It sounds like an impossible dream: sell your home, pocket the money, then live in that home for the rest of your days. The premise is called “a sale and leaseback,” and it could deliver meaningful benefits to Canadian seniors.
Why seniors? Increasingly, retirees aren’t saving enough for retirement; therefore, many seniors need to fund their retirement, and often the way to do this is to cash out of their homes. But here’s their dilemma: where do we live now?
While you may sell your home for more than you paid for it, soaring prices in some areas may mean you are unable to purchase in the same neighbourhood or even the same city. And many are not yet ready for retirement residences.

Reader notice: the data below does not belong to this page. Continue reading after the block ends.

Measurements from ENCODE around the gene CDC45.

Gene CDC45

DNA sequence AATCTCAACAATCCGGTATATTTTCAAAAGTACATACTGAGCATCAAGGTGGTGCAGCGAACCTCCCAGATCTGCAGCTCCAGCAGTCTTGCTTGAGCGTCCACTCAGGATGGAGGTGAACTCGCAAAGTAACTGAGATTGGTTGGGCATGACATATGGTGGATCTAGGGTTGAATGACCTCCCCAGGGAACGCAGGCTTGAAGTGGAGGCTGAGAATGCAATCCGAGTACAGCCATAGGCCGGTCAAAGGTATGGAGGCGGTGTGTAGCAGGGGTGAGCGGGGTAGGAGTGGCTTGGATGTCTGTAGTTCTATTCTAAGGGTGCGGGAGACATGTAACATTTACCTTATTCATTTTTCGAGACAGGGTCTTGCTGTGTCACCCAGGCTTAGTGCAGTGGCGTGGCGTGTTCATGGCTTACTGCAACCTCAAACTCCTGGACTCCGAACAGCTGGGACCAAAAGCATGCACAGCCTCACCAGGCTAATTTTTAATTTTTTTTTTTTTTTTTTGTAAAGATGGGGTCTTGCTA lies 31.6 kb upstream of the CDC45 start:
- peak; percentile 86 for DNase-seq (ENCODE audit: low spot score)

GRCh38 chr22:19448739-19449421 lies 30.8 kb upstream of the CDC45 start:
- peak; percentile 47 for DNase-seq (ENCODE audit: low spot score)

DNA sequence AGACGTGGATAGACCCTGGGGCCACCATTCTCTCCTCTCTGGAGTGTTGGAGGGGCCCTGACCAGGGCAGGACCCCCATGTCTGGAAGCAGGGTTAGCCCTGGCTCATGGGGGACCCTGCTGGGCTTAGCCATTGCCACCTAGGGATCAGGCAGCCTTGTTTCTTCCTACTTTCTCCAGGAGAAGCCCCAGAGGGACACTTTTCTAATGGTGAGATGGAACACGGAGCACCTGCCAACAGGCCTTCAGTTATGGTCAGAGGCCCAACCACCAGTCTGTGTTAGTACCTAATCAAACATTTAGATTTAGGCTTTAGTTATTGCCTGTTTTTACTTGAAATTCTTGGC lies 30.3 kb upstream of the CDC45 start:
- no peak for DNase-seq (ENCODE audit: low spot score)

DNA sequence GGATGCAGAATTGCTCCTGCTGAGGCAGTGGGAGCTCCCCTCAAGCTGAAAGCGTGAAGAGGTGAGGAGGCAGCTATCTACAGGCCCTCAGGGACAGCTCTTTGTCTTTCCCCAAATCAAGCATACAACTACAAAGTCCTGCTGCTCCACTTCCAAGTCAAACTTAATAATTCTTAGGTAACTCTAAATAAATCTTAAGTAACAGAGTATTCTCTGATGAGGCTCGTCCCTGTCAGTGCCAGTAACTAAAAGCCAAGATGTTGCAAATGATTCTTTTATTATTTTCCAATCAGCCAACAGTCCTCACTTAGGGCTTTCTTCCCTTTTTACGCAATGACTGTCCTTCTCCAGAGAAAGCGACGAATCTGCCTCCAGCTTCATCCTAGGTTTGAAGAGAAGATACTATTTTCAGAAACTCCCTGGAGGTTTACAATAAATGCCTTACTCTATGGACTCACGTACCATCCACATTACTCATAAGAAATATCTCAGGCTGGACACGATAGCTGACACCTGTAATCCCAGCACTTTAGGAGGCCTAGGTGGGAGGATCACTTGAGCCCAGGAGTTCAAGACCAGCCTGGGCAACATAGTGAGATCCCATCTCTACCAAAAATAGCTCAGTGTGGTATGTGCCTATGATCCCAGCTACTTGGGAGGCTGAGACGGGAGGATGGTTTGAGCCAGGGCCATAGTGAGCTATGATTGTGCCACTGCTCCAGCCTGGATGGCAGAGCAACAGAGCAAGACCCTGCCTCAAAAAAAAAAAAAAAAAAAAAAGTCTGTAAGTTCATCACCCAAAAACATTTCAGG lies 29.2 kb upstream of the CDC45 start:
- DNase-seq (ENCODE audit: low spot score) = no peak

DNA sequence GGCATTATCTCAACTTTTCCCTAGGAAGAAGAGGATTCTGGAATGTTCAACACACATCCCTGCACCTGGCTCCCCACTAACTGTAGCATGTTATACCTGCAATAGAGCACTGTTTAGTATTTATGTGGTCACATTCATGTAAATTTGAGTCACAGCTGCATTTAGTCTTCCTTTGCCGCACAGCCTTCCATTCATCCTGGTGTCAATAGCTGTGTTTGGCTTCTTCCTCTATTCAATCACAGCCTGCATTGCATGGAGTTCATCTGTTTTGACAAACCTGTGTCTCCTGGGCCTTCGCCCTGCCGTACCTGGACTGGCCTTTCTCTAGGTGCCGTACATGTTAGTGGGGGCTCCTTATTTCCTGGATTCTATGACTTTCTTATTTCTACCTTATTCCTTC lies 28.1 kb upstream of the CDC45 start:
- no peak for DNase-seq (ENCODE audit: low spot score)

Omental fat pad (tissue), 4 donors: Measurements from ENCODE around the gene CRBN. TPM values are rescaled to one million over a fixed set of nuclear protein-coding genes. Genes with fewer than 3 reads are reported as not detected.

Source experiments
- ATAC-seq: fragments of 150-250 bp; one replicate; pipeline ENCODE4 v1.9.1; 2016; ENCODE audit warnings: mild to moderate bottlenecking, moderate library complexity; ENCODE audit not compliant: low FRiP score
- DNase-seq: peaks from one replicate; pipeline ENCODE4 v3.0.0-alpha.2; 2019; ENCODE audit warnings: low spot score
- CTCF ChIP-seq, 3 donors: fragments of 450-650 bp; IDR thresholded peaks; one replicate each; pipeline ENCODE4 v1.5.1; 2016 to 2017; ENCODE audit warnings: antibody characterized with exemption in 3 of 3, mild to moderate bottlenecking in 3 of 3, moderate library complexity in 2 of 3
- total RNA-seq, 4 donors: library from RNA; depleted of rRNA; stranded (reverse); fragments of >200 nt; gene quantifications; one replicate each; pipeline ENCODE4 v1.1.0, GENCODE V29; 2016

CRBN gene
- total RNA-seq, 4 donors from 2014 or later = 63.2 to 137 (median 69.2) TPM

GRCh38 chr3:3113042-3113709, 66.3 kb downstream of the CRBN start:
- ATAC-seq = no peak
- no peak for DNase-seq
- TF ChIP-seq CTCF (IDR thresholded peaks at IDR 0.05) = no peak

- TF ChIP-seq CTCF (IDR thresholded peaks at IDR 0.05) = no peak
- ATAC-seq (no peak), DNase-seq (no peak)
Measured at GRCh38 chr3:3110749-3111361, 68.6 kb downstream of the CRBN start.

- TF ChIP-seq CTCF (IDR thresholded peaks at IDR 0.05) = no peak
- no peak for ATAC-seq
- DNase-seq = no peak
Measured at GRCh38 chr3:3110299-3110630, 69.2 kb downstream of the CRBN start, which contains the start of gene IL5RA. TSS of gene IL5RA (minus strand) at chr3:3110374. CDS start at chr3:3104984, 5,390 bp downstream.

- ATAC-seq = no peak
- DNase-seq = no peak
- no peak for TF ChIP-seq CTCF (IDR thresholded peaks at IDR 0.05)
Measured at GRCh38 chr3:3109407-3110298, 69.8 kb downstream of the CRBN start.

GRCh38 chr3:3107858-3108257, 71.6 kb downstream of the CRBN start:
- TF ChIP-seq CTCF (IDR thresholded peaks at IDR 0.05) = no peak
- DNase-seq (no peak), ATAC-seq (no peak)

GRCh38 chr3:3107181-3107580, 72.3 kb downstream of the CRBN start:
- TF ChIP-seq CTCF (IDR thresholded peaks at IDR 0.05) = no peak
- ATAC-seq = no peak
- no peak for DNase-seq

It sounds as though, for many retirees, the sale and leaseback concept may be the answer: they collect the proceeds from their home and continue to live in it without any maintenance obligations or mortgages as renters.
But, as a recent Financial Post article points out, there are potential problems. If the new buyer were to default on the mortgage, then renters could find themselves without a place to live.
Also, the sale/leaseback must make financial sense to the investor, who may charge back a high monthly rent.
However, the following scenario might work well for some: sell to an adult child and pay rent for a “granny flat” in the home.
The child will be able to carry the cost of the home, and the retiree won’t have to leave the familiar neighbourhood, a win-win!